Things to Know Before Flying Your Hobby Drone


Drones are rapidly becoming the new hobby craze with a giant leap in sales during the holiday season. This fancy new gadget takes the idea behind the remote control car and puts it in the sky; and added quite a bit more technology. There are many different types of drones for a slew of different uses including uavs in the military. Many hobby drones are cheaper, smaller, and have much more basic controls than their professional counterparts. No matter what type of drone you have or the your intended use for it, there are a few things to know about this relatively new technology before you take to the skies.


First off, you’ll need to register your drone before you fly it outside of your home if it weighs more than 0.55 pounds. This is a relatively new requirement and has been in place since December 21st, 2015. There is a $5 fee in order to register but it’s a small price to pay in order to avoid the criminal penalties that include a fine up to $250,000 and three years in prison. If you plan on using your drone to make money you will need a permit. Many drones are used for filming, mapping, or surveying and in order to do that you’ll need to apply to the FAA for a permit. However, if you plan on flying your drone strictly as a hobby and not for profit then you don’t have to worry about getting a permit.



Drones are a relatively new phenomenon popping up all over the world and because of this many laws haven’t quite caught up. However, drone laws are popping up nationally and statewide all the time. For this reason, you’ll need to keep up on drone legislation in your particular area. There are some regulations released by the FAA including:

  • Max flight of 400 feet within sight
  • Follow FAA airspace requirements
  • No flying directly over people, stadiums, or sporting events
  • No flying near emergency response efforts or aircrafts
  • No flying under the influence

There are many other state and county specific regulation to drones that have to do with privacy, hunting, and safety. In Alabama, for instance, you cannot use a drone to harass a hunter or fisherman, in Tennessee drones cannot be used to intentionally conduct surveillance, and in Wisconsin weaponizing a drone is a felony.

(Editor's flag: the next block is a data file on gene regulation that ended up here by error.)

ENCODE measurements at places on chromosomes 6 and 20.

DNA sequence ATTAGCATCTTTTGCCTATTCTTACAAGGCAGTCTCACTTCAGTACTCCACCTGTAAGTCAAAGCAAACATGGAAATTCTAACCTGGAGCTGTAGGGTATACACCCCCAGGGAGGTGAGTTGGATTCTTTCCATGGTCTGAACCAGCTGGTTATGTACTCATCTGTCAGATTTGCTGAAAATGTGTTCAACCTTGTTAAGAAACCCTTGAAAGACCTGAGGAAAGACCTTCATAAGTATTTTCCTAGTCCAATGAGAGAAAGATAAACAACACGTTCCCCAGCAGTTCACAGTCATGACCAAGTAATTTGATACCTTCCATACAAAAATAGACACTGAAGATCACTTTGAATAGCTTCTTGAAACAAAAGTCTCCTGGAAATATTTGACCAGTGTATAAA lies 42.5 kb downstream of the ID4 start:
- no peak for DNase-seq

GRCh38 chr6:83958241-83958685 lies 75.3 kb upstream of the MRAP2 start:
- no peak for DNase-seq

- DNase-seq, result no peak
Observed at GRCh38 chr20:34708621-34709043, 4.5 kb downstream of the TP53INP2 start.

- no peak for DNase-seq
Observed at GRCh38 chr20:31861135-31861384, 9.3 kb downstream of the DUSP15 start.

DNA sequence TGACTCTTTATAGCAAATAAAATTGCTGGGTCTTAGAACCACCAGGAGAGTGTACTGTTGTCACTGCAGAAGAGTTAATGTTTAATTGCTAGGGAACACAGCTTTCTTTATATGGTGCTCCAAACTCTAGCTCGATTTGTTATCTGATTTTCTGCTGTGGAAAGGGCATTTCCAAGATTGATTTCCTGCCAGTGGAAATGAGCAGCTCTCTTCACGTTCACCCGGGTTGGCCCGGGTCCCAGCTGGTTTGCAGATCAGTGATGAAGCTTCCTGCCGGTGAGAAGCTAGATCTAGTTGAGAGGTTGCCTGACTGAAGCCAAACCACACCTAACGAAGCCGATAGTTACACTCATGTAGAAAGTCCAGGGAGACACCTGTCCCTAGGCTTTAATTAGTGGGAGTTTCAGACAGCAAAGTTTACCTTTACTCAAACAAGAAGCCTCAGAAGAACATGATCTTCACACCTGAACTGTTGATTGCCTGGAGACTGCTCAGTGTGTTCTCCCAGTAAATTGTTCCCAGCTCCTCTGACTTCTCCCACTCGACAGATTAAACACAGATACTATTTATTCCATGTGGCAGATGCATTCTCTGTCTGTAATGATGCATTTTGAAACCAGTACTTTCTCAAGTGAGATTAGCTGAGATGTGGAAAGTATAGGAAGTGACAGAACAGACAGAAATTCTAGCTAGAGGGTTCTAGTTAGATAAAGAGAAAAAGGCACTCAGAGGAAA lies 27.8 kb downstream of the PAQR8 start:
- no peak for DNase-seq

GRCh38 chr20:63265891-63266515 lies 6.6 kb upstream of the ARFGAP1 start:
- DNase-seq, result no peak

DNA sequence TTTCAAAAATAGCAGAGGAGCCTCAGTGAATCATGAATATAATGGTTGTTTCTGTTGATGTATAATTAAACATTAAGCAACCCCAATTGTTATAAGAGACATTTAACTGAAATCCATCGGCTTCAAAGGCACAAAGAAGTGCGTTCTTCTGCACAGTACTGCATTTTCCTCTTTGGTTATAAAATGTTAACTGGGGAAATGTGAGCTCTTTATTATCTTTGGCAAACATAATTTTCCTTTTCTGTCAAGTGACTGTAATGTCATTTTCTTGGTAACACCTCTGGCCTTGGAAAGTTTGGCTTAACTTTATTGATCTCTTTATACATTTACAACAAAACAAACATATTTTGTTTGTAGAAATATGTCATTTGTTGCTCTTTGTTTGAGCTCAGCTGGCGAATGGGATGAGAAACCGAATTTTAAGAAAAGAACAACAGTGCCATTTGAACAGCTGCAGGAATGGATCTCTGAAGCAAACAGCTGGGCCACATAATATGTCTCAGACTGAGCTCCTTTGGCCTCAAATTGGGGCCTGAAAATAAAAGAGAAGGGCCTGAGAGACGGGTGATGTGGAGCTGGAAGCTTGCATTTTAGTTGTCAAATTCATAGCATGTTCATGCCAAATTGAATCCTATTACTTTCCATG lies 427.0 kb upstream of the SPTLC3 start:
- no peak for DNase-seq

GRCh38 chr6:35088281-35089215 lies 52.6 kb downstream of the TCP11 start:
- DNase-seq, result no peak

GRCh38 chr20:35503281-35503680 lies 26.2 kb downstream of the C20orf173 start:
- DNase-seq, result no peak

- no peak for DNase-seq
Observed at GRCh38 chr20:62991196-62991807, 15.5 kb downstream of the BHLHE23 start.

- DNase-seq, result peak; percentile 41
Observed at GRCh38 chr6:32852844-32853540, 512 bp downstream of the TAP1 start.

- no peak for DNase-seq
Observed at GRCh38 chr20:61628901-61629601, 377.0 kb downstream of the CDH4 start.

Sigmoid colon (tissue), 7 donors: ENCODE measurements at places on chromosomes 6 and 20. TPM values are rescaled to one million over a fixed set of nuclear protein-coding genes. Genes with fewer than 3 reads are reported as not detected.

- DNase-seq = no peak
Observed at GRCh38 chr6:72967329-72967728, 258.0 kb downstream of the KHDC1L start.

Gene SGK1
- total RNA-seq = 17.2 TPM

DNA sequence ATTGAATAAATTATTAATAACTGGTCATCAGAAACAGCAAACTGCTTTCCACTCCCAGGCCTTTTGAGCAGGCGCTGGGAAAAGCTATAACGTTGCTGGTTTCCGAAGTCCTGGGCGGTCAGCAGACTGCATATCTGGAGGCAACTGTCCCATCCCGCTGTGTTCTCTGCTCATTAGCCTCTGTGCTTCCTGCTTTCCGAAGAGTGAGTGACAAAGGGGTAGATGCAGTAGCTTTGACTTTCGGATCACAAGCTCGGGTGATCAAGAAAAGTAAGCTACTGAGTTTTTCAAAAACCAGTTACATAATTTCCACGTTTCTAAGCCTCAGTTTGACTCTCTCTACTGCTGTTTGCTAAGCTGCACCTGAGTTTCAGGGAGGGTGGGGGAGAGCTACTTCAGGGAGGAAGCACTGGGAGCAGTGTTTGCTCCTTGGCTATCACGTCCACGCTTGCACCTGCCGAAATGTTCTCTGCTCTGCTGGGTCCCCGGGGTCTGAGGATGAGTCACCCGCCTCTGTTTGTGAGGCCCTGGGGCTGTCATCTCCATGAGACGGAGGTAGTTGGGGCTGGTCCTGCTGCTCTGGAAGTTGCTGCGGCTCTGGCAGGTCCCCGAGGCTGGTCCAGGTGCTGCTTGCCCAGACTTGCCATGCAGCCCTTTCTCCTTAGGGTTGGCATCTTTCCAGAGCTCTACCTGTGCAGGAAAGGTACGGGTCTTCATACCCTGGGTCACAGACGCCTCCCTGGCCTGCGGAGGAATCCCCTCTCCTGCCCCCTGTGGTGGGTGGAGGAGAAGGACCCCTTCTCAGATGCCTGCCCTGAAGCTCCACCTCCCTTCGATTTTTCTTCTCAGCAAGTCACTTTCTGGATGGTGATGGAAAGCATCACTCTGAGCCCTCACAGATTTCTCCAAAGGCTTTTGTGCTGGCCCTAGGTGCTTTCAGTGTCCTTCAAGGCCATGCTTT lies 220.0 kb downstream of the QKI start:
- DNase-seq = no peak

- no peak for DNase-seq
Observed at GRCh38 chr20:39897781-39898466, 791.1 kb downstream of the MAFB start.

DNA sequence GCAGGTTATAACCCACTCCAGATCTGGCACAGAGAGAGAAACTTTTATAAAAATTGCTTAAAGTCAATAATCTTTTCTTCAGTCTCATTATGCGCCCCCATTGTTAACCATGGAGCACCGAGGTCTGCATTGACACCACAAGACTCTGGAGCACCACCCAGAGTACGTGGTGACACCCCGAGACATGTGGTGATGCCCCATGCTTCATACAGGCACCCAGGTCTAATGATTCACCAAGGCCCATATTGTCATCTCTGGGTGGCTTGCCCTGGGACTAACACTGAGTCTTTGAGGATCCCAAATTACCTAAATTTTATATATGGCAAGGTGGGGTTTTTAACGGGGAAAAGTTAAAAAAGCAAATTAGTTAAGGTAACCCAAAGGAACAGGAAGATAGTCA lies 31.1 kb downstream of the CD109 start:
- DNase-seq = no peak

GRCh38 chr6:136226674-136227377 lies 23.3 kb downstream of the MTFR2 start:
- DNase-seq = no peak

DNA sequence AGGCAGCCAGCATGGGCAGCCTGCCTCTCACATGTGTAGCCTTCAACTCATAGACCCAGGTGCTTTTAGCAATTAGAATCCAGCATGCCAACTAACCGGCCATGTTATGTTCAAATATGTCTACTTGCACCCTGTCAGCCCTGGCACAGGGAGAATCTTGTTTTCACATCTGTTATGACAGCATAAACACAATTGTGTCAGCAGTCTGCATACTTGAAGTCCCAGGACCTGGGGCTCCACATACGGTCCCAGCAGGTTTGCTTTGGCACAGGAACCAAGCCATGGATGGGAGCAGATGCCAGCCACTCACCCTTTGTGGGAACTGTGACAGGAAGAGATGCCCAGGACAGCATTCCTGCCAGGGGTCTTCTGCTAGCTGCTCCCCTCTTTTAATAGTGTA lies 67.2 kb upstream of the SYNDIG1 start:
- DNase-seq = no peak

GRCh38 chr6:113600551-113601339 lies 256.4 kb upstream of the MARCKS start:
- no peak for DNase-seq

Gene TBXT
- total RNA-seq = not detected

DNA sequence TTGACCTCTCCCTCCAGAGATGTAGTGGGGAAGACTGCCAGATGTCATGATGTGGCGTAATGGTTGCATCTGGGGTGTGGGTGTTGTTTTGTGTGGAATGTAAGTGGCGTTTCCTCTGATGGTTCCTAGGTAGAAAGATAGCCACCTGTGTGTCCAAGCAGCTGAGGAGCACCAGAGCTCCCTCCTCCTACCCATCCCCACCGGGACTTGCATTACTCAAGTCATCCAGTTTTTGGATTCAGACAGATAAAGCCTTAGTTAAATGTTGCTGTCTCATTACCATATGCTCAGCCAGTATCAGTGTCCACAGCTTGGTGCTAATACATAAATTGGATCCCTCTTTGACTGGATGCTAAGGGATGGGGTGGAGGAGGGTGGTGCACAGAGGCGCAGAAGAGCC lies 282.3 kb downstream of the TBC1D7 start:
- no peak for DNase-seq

Being mindful of drone safety is extremely important for you, those around you, your belongings, and your drone. Drones can be tricky to fly and it’s pretty easy to damage it in the process of learning how to fly it. Some drones can be pretty pricey so the process of learning the art of flight can cost a pretty penny. Be mindful of your flight area and follow these drone safety precautions:

  • Do not fly in adverse weather conditions
  • Do not fly near or over people
  • Keep your drone away from pets and other animals
  • Follow the FAA flying regulations



There has been some controversy surrounding the use of drones, mostly due to the lack of legislation involving this new technology. There have been instances with the misuse of drones in the news including a drone in Manhattan crashing into a skyscraper, a man attempting to fly his drone over the White House fence, and many other FAA violations. Many people have a concern over privacy and the airspace over their home being compromised by drones with camera attachments. Fortunately legislation has put strict privacy laws in place regarding this concern. As long as you pay attention to regulations and pay attention to safety measures, your flight should go smoothly without the concern for regulation violations.


Knowing your drone is your best bet for flying correctly, being a responsible pilot, and getting the most out of your drone. Some small drones are pretty simple machines created just for the joy of flying. Some range from small quadcopters that fit in the palm of your hand to large machines that you can easily fly around your backyard. Other more advanced drones, however, have a ton of cool capabilities such as DJI Phantoms which have professional, advanced, and standard designs.

Their designs involve long range, Wi-Fi remote control, 12MP photos and 2.7K-4K video. Be realistic about your flight goals and the type of hobby you’d like to get into. If you’d like to take photo and video then you’re better off spending the money, if you’d rather just fly around for fun in your yard you might just consider an easier model.

The world of hobby drones is becoming vaster by the day. Pilots are becoming more accustomed to their us drones, learning advanced options, seeking out classes, and following regulations to protect them as well as others. Drone users belong to a whole subculture of pilots that enjoy learning the skills to drone flight and being able to see things from a new perspective. Just remember before your first flight to get registered, know the laws in your area, fly safe, know the concerns, and know your drone.

By Chelsy Ranard